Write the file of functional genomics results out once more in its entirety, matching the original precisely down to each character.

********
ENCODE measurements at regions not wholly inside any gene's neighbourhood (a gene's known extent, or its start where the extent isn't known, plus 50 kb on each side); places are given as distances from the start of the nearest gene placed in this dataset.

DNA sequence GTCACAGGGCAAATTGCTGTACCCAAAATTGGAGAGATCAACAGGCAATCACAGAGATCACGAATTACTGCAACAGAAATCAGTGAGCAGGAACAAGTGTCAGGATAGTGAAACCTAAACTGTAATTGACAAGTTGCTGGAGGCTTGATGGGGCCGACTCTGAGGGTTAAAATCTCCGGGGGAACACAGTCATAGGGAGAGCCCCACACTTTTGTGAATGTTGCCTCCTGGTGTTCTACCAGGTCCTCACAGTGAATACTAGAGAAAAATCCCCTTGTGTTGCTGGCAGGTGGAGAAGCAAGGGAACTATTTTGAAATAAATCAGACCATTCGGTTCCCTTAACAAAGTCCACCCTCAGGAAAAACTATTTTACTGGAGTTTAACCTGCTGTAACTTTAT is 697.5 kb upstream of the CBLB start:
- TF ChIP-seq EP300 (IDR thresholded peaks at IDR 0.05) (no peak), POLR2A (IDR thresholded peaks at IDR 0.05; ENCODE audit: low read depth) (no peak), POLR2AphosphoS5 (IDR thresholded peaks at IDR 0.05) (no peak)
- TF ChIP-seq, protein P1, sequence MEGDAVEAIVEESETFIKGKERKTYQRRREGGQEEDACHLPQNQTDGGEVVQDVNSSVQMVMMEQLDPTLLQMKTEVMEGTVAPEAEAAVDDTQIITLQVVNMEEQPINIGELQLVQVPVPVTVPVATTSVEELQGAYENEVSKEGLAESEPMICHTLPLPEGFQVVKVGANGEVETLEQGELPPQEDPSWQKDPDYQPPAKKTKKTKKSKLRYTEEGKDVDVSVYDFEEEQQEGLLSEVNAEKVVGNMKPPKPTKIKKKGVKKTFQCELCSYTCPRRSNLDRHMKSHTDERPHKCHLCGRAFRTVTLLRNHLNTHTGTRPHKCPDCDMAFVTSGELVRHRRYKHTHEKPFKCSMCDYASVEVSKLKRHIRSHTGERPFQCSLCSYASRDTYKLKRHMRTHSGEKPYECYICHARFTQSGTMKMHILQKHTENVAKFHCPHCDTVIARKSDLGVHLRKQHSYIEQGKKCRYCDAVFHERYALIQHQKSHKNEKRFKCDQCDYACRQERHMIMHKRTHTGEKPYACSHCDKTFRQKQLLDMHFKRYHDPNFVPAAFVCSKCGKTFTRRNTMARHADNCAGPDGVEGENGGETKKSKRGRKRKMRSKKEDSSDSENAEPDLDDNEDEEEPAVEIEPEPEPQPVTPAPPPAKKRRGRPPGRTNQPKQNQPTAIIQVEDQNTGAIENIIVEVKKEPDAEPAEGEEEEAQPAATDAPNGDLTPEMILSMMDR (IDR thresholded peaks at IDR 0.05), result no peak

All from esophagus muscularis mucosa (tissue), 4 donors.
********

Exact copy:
ENCODE measurements at regions not wholly inside any gene's neighbourhood (a gene's known extent, or its start where the extent isn't known, plus 50 kb on each side); places are given as distances from the start of the nearest gene placed in this dataset.

DNA sequence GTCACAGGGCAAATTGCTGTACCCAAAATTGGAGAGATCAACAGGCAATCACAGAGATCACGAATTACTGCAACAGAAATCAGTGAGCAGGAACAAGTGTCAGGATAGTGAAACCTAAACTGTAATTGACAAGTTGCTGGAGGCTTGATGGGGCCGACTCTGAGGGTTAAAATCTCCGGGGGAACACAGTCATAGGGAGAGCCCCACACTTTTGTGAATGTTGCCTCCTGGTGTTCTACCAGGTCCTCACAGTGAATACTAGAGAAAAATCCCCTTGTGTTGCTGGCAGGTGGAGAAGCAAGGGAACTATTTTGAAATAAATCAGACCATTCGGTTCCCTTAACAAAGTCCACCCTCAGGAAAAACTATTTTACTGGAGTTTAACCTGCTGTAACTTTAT is 697.5 kb upstream of the CBLB start:
- TF ChIP-seq EP300 (IDR thresholded peaks at IDR 0.05) (no peak), POLR2A (IDR thresholded peaks at IDR 0.05; ENCODE audit: low read depth) (no peak), POLR2AphosphoS5 (IDR thresholded peaks at IDR 0.05) (no peak)
- TF ChIP-seq, protein P1, sequence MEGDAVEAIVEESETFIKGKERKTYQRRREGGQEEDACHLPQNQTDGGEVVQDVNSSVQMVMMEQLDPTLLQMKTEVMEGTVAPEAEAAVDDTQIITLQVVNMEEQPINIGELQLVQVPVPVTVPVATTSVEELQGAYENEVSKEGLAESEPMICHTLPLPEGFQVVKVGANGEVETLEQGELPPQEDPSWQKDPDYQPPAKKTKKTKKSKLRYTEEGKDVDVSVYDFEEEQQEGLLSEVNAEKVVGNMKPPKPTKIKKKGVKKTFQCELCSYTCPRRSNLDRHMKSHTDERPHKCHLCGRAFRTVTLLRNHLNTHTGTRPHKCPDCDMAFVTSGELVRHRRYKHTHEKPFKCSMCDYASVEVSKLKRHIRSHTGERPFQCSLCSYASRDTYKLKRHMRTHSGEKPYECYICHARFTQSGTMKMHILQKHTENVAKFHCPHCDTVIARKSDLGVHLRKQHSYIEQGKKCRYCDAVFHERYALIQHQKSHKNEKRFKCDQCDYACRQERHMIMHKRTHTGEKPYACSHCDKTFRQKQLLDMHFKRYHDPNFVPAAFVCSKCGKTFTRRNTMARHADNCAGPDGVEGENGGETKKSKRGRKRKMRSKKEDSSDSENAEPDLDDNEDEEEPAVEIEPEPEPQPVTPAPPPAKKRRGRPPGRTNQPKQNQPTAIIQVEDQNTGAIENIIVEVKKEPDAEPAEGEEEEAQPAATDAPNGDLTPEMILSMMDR (IDR thresholded peaks at IDR 0.05), result no peak

All from esophagus muscularis mucosa (tissue), 4 donors.